NEWS & EVENTS

Dordt College News

Media students get a local gig

May 18, 2011

Gary Huitsing, Brett Leyendekker, and Aaron Yoder figure they made about 34 cents an hour on a video project this year, but if asked whether the experience was worth it?

Priceless.

The three digital media majors created a nearly hour-long video for the Sioux Center Chamber of Commerce Agriculture Committee to showcase Sioux County farming.

The Chamber’s agriculture committee and, in particular, local veterinarian and Chamber member Dr. Fred Sick have been dreaming about something like this for a long time. Sick regularly gets asked about Sioux County agriculture, has taken numerous visitors on tours, and even recalls taking a busload of people from Ireland around the county to show the variety and quality of local agriculture.

“With modern practices, it is becoming harder and harder to get on farms today,” he says. Farmers are afraid of spreading contamination from one farm to another. So he began thinking of other ways to show what Sioux County has to offer.

“Because Sioux County is known for its agriculture, many people want to know more about us,” says Tricia (Fynaardt, ’08) Schreier, who works for the Chamber. “We’re doing something that others think they may want to be part of.”

The video captures visits to eight different farming operations in Sioux County. Episodes include beef, goats, dairy, crops, sheep, eggs (laying hens), chickens (broilers), and pigs. Touring all of these farms would take six to eight hours; the video gives an engaging and informative virtual tour in 52 minutes.

Sick and Schreier are both pleased with the result.

Huitsing, Leyendekker, and Yoder are pleased too, both with the final result and with what they learned. Yoder served as the producer, Huitsing and Leyendekker as cameramen and editors.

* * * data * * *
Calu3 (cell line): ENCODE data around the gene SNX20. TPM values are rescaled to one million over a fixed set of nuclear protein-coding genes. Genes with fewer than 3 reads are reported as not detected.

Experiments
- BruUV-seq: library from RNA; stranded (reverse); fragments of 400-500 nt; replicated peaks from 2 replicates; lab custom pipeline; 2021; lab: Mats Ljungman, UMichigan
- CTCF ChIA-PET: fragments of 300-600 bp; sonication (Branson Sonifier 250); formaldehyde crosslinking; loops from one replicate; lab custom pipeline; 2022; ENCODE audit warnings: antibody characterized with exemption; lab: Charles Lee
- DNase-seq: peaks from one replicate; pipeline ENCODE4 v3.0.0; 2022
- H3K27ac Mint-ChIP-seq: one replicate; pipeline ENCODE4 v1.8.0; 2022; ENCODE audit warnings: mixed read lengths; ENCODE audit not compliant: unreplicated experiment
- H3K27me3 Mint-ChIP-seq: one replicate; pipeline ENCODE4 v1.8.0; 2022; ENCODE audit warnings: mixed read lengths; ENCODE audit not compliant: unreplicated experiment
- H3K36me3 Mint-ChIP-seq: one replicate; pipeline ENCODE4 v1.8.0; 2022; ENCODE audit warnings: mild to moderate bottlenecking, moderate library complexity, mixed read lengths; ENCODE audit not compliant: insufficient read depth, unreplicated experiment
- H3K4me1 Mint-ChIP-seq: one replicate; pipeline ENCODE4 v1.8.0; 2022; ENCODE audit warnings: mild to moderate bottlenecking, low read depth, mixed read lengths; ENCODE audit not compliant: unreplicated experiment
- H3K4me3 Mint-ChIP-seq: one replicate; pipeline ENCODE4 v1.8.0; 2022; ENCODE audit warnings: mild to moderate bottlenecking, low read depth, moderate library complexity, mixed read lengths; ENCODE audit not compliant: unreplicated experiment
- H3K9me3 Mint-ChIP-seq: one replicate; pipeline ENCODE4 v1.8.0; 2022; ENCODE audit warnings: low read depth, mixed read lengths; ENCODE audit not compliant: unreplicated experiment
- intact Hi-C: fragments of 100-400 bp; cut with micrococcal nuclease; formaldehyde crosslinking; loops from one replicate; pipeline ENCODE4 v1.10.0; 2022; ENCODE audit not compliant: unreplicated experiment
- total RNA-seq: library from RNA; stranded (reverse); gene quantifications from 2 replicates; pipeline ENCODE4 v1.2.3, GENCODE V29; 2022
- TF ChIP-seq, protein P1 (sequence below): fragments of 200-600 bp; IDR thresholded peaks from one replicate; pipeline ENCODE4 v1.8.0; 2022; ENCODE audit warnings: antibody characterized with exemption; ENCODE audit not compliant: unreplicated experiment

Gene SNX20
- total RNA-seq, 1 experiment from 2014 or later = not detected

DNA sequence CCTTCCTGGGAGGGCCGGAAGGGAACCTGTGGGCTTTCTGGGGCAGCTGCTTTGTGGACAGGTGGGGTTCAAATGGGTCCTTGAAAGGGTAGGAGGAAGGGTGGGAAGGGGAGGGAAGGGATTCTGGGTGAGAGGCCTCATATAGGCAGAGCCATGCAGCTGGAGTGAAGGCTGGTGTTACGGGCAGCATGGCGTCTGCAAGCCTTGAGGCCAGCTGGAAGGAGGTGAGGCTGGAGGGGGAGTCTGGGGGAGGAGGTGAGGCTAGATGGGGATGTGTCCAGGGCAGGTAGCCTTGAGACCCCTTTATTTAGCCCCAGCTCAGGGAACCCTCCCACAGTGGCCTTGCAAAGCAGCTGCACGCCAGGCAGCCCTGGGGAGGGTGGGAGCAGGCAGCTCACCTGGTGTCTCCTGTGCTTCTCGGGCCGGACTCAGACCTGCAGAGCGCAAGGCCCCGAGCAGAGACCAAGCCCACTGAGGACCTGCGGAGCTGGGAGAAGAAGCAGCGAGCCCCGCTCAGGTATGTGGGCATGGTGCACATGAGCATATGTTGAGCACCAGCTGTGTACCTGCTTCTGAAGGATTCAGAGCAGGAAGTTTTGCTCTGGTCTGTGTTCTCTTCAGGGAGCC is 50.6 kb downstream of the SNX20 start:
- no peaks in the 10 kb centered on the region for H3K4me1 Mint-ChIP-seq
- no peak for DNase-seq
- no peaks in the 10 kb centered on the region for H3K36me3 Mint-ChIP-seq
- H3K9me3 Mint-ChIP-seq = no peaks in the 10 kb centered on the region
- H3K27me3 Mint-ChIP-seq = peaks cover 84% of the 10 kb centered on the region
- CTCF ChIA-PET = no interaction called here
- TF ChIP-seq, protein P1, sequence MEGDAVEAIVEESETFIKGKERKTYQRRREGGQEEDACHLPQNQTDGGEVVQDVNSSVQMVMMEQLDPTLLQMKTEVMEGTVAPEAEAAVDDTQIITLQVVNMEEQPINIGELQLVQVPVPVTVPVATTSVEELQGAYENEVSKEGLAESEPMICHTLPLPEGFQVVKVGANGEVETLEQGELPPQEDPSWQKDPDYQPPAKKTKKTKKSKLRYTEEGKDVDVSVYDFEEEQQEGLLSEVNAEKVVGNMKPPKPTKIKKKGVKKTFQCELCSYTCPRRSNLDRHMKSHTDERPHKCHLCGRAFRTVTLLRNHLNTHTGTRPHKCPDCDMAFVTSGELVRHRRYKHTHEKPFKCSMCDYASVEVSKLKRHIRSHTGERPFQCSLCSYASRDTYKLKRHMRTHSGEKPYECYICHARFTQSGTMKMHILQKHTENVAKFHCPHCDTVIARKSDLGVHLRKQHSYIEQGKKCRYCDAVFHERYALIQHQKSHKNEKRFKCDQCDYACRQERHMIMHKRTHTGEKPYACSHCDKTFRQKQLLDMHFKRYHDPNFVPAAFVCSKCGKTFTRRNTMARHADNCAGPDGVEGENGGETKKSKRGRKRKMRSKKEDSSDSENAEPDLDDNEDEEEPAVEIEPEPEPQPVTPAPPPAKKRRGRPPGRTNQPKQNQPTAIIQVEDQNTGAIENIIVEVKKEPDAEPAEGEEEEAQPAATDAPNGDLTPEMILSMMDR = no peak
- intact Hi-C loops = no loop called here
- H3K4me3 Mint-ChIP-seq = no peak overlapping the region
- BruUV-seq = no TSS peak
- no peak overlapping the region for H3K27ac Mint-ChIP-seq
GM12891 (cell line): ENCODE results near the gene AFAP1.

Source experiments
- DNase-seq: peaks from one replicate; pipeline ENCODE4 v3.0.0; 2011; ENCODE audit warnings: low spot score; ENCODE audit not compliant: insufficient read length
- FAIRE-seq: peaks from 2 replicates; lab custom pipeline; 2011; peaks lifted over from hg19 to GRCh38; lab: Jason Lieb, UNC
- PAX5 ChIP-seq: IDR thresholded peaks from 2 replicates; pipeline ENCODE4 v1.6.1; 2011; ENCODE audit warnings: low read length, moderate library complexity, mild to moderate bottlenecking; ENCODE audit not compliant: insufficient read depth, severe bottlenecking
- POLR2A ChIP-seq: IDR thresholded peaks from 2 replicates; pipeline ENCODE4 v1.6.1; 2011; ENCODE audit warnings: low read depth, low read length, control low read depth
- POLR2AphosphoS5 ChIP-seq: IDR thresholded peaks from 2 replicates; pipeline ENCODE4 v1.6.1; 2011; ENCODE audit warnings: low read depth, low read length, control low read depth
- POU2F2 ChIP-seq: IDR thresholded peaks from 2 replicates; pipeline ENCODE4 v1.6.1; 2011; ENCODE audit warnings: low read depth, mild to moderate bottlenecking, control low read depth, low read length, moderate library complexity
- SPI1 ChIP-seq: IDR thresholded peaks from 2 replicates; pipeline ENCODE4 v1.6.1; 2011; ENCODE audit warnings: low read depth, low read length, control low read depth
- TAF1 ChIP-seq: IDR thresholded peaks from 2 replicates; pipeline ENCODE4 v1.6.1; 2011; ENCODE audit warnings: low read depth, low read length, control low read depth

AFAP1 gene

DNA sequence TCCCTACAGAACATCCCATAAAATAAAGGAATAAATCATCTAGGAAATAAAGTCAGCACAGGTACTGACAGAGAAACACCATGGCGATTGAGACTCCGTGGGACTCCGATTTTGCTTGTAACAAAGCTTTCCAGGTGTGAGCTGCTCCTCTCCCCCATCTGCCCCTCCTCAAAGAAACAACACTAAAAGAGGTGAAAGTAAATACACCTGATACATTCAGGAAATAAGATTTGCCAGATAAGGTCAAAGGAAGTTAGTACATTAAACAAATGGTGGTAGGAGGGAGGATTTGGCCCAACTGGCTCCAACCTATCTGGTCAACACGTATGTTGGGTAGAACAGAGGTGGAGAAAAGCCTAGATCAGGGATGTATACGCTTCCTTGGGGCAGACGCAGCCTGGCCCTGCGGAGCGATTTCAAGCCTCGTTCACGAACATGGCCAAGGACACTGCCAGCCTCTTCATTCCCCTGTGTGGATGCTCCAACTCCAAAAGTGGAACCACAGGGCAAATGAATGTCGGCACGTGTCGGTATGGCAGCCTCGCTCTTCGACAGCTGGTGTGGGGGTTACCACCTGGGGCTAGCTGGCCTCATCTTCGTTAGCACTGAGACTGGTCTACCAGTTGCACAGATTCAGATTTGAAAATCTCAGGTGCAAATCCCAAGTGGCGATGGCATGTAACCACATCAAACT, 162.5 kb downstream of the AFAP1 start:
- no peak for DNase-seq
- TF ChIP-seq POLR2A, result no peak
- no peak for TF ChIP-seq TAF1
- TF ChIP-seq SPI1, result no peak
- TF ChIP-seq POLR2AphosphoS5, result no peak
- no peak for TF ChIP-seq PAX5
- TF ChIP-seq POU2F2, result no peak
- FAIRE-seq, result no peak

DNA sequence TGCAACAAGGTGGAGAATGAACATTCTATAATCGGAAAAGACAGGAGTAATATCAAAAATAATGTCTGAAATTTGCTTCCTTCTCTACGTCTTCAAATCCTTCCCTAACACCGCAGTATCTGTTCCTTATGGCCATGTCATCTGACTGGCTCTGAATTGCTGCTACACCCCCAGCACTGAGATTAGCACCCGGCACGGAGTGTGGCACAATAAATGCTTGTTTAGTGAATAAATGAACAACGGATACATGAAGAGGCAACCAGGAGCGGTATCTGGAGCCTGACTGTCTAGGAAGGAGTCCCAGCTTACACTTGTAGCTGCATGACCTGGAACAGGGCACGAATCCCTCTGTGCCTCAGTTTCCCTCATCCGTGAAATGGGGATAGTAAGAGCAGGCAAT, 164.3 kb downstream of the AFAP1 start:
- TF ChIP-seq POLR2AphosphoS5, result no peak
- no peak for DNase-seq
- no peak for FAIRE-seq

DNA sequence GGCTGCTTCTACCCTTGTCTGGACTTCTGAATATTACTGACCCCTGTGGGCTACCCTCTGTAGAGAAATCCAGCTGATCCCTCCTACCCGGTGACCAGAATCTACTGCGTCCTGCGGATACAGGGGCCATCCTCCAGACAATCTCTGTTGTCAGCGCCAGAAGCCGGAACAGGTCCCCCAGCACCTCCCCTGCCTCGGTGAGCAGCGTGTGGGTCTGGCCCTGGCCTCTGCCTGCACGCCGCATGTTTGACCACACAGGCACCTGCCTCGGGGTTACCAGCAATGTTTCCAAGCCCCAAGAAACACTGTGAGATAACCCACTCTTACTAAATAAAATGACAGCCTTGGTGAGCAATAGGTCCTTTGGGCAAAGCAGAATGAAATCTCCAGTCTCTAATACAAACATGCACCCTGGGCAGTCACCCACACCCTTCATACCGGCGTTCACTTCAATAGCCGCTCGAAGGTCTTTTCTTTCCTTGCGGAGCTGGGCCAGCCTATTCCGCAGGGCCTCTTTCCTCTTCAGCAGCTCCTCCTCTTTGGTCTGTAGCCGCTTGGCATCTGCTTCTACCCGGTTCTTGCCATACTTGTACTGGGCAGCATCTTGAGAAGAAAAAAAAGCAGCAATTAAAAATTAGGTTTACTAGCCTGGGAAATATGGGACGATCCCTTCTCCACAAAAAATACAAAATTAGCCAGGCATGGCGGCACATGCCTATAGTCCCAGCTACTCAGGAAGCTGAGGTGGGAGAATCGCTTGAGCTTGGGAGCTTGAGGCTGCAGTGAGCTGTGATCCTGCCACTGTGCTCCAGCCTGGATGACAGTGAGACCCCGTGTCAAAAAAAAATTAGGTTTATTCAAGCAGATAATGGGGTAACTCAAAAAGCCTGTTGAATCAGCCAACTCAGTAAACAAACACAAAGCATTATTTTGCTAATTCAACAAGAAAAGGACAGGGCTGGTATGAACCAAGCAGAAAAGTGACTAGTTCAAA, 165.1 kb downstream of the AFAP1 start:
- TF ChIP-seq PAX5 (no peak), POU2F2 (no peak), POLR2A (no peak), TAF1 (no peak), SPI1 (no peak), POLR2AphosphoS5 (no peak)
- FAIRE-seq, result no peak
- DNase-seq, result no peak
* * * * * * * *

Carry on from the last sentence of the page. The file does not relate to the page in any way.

“This project let me combine my agriculture-business major and digital media production minor,” says Leyendekker, the first person enlisted for the project. “Ever since my first semester, I’ve wondered how my major and minor could come together.”  He adds that he learned more about both agriculture and about film production as a result of the video.

“We learned a lot more than we would have only in a classroom,” says Huitsing, acknowledging that they put a lot more time into it than a class normally would require.

The team began by determining when the video needed to be completed and then carefully scheduled shooting and editing to be able to make their deadline, writing weekly reports to keep themselves accountable.

“We basically worked the schedule backward,” says Huitsing.

All three students say they expanded and polished their filming and editing skills, and they learned a great deal about working with clients.

“People don’t really understand how much is involved in setting up for a shoot,” says Yoder. He and his teammates came to understand why professionals might charge for cancelled filming time and changes following the final screening. Every session had to be carefully scheduled and planned. Equipment had to be reserved, decisions made about cues and questions to ask, and attention paid to when they would shoot so there would be continuity in the setting and lighting. This was especially important since they filmed the eight farms on eight consecutive Mondays—fortunately on eight sunny fall days.

“I came to understand that the sooner you realize that problems will likely arise, the better you can prepare yourself for them when they do occur,” says Leyendekker about the valuable lessons he learned doing the project.

The students give credit to both tour host Andy Schuttinga’s on-camera hosting and Professor Mark Volkers’ mentoring for their success.

“Andy made everyone comfortable. He asked good and natural questions, was witty, and kept things moving,” say the students.

They also credit the work environment in the digital media lab, where Volkers is usually available to help and answer questions and where students help each other solve problems and come up with creative solutions.

“It’s a sweet little place to hang out if you like media,” says Huitsing. “When I think about what I know now and what I knew coming into the program, it’s unbelievable.”

Reflecting on what they’re learning and looking to the future, Yoder says, “I’m excited to see what Dordt digital media graduates will be able to do in the next 15 years.” He and his fellow students take very seriously Volkers’ oft-used admonition to “create content worth consuming.”


SALLY JONGSMA

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